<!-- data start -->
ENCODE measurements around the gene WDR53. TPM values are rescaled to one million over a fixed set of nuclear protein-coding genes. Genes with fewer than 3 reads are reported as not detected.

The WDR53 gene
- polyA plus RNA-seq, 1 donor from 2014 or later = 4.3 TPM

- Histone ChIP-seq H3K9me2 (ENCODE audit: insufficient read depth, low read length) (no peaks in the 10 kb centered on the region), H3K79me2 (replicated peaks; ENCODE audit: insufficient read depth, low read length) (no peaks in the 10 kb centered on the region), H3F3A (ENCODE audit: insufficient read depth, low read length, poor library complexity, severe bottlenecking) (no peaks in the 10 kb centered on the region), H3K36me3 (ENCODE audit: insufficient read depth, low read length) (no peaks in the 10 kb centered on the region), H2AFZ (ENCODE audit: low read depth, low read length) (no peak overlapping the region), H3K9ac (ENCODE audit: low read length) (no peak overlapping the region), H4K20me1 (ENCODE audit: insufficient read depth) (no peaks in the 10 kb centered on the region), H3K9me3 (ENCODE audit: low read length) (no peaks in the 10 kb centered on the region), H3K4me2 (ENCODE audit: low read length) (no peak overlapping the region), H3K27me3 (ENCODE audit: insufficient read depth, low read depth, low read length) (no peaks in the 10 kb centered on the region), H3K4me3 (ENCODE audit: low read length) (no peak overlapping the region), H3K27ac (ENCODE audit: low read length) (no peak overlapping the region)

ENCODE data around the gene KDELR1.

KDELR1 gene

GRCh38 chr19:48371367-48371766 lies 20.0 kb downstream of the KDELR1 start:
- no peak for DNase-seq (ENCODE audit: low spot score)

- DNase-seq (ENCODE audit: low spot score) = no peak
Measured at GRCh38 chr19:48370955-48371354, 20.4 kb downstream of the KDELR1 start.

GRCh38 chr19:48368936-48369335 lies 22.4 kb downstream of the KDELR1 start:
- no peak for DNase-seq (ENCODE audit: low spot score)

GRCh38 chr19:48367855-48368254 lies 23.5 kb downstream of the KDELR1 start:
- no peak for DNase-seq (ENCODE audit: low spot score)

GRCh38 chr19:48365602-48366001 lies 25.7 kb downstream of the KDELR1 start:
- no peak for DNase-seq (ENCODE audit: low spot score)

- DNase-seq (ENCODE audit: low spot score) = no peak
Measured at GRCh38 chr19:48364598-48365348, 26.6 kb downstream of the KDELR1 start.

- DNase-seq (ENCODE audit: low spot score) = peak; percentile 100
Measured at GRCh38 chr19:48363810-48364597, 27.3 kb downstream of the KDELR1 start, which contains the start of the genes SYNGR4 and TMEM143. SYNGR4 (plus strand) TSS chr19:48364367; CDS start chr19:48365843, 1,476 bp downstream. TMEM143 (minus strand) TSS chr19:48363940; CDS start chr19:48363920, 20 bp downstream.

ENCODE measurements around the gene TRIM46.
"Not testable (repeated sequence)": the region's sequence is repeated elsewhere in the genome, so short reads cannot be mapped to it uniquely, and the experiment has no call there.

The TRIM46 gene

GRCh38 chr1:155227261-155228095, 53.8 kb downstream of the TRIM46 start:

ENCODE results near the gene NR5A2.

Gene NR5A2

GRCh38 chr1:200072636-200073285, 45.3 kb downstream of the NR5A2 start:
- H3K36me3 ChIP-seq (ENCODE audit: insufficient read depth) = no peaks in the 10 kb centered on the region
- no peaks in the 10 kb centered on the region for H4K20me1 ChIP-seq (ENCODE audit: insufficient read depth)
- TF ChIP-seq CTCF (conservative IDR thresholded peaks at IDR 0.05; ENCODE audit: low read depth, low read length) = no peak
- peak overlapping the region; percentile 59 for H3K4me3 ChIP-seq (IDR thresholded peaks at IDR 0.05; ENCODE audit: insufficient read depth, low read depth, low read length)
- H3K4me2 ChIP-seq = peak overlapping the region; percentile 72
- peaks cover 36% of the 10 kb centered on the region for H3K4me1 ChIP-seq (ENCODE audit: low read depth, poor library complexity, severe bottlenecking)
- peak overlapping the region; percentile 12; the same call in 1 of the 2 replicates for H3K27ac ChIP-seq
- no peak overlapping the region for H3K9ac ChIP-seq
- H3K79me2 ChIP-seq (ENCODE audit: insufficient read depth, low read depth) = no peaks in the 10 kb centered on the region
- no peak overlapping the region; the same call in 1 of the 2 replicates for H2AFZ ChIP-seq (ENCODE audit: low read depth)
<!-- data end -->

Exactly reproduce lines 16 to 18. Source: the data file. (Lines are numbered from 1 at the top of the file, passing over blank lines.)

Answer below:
- no peak for DNase-seq (ENCODE audit: low spot score)

- DNase-seq (ENCODE audit: low spot score) = no peak
Measured at GRCh38 chr19:48364598-48365348, 26.6 kb downstream of the KDELR1 start.